Last April, I bought a membership at the local aquatic center to get exercise. I’m not a runner, jogger, bicyclist, or hiker, and only walk short distances due to back problems and asthmatic breathing issues. I envious of those who can do all those things and wish I could follow along, but I’m stuck with what I have and do the best I can.

The aquatic center has a lap circuit area that’s a little bit like a lazy river. The water is three and a half feet deep with a slight current. Thirty laps around is the equivalent of a mile. Some women have bead strings that they keep count of their laps on. I measure time instead of laps, so I don’t have a bead string. It’s a great activity and lets me walk for a long time without any back problems. They have a vortex pool also where you can walk upstream in the current which is much more difficult and strengthens more.

I’ve met a lot of nice people while walking in water. Most are older than me or the same age. I know that because we all have smallpox vaccination spots on our arms. That and the gray hair tells me too. When we’re walking our laps, we smile and discuss safe topics like the weather or how crowded it is that day. Some come with friends and gab the whole time, one walking forward and the other walking backwards so people can easily pass them. A lot of canes and walkers are near the stairs to get into the pool, but until they get out, it’s hard to tell which belongs to who. One lady is on crutches. Her husband helps her into the calm water pool where she does her exercises while he walks laps. Then he helps her out again. It’s quite touching to see the care they have for each other.

There is also a deep pool where the exercise classes and lanes for lap swimming are, and the water is colder. I love going after the classes are over so I can exercise in the deep pool. I’m not a strong swimmer, mostly a dog paddler and floater. I don’t get my head underwater; it makes me claustrophobic which makes me panic which makes me breathe faster which I can’t do underwater. It’s just simpler to keep my face out of the water.

After time in the deep pool, I feel stronger, and my swimming ability is getting better. My workout is much more strenuous in the deeper water where I can work my arms as well as the rest of me. I stay close to the edge where I can pull myself up if I get in trouble, even though a life guard is always on duty. I venture to the ten-foot level and practice treading water which I’m happy to say is pretty good. I can almost swim the length of the 50-meter pool, rest, then swim back. For a desk sitter, that’s pretty good!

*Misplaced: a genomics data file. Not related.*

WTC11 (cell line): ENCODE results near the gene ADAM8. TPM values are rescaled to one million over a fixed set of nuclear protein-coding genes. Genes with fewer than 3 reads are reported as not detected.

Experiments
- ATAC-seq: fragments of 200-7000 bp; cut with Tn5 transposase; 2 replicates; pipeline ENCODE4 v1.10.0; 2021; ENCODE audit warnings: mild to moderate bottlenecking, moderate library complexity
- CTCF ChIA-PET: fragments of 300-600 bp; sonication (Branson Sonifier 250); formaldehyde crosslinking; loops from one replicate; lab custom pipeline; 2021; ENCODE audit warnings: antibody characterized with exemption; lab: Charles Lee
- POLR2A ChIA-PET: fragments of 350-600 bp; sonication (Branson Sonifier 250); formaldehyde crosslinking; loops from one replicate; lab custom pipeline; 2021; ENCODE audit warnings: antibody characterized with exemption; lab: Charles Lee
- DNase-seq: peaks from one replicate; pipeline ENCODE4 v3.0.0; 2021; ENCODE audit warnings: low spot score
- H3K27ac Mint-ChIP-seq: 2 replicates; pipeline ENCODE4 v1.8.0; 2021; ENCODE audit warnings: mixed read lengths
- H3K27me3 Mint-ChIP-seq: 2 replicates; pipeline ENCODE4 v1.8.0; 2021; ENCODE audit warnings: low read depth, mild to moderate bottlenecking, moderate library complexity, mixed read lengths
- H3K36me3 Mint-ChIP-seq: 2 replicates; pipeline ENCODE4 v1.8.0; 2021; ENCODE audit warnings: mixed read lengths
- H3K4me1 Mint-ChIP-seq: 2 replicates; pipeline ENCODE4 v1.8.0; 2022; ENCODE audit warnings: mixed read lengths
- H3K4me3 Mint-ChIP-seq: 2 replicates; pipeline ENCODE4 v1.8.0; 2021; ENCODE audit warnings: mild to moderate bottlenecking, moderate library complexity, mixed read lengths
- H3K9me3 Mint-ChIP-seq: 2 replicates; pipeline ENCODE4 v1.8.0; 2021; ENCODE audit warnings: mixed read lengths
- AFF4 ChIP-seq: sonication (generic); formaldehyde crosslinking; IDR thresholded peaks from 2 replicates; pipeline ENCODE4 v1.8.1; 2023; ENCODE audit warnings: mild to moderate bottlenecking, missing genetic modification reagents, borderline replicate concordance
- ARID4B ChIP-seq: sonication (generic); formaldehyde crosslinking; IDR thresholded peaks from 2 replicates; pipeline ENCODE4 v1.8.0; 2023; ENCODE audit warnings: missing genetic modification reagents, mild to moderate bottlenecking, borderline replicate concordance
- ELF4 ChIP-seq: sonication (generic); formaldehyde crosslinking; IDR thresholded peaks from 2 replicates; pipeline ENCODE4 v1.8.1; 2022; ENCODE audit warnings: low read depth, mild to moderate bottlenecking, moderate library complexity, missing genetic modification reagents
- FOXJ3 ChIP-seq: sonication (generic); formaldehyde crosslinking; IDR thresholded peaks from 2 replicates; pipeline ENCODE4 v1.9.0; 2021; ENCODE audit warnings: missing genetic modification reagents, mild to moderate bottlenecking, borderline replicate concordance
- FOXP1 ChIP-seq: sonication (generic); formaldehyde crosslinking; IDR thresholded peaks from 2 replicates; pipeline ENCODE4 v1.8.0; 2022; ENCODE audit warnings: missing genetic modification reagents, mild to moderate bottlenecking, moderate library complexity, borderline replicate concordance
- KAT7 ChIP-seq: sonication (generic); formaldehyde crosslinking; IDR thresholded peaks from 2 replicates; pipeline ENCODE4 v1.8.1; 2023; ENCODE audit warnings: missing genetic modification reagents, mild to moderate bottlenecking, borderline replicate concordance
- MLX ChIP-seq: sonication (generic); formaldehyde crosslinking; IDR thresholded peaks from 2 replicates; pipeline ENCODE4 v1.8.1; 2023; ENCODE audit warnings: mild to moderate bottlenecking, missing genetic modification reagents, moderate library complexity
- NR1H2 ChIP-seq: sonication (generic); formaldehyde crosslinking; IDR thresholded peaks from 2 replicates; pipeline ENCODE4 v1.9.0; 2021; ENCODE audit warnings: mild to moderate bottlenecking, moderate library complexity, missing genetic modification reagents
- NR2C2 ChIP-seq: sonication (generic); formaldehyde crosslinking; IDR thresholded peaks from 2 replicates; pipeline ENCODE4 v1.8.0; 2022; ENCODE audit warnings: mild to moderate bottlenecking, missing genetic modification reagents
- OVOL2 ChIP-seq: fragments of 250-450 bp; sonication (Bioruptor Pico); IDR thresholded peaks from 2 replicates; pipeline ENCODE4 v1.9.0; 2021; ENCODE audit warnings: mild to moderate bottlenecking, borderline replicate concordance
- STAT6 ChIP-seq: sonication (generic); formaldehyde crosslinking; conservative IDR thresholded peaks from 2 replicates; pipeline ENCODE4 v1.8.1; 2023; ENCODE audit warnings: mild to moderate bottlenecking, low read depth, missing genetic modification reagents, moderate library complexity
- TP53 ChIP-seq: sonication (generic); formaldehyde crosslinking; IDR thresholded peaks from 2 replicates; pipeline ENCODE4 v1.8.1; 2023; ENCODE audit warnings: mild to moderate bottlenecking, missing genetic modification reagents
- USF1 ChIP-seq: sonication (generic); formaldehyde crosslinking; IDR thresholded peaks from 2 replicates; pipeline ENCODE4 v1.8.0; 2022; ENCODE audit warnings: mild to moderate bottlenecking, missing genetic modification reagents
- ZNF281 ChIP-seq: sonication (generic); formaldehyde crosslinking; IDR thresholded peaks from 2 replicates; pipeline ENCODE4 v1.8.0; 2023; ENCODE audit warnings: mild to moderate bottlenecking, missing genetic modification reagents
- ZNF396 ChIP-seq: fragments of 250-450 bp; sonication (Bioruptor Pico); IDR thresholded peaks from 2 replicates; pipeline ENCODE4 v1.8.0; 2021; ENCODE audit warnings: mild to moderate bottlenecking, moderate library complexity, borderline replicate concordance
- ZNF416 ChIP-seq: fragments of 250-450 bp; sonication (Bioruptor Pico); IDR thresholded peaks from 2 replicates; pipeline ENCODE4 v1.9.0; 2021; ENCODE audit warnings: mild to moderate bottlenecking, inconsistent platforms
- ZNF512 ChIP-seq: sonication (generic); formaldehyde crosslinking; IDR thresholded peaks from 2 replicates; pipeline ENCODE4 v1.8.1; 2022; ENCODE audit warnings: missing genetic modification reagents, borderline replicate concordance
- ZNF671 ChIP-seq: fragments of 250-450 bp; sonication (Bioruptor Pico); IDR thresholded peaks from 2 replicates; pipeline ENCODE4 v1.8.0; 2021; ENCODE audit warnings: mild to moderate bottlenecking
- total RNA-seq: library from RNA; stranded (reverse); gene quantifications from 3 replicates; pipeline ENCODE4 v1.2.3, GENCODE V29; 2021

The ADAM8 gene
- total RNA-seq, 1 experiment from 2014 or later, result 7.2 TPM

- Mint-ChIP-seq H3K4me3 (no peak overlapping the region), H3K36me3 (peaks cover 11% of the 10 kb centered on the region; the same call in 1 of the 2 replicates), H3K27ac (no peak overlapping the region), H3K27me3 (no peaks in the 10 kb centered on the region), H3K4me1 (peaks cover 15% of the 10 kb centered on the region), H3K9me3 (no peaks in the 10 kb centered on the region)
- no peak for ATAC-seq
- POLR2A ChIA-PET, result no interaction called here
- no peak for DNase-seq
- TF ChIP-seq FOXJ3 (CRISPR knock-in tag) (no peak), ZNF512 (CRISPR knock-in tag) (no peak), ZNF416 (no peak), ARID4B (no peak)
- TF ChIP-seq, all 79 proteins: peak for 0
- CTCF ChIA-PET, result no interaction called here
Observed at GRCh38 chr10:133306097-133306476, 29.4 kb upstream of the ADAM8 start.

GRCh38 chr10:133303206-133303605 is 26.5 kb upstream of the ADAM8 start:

The only problem is my swimsuits are fading from the chlorine. I wear very modest ones that I pay a hefty price for which I don’t mind doing; however, my formally navy-blue knee-length shorts are now flesh colored. My almost-knee-length top that had a pretty navy and white floral design, the flowers turned a dark purple, then crimson, and now pink on its way to white. I don’t mind a white suit as long as it doesn’t come apart. Does chlorine deteriorate polyester thread? One lady told me she had to get a new suit every six months. I can’t afford that. Surely there are cheaper modest swimsuits out there somewhere. I’ll be looking for them.

I’m enjoying my time swimming. It’s where I’m most creative. There’s something about how relaxing it is that lets my imagination work really well. Whether I’m walking or swimming, my mind is thinking about the next chapter I’m working on in my books. By the time I come home, I’ve got it planned out, and I can start writing. I’ve never been that productive. I’m hoping it will help me write faster and better and feel better and faster while walking.

That’s a win-win situation.

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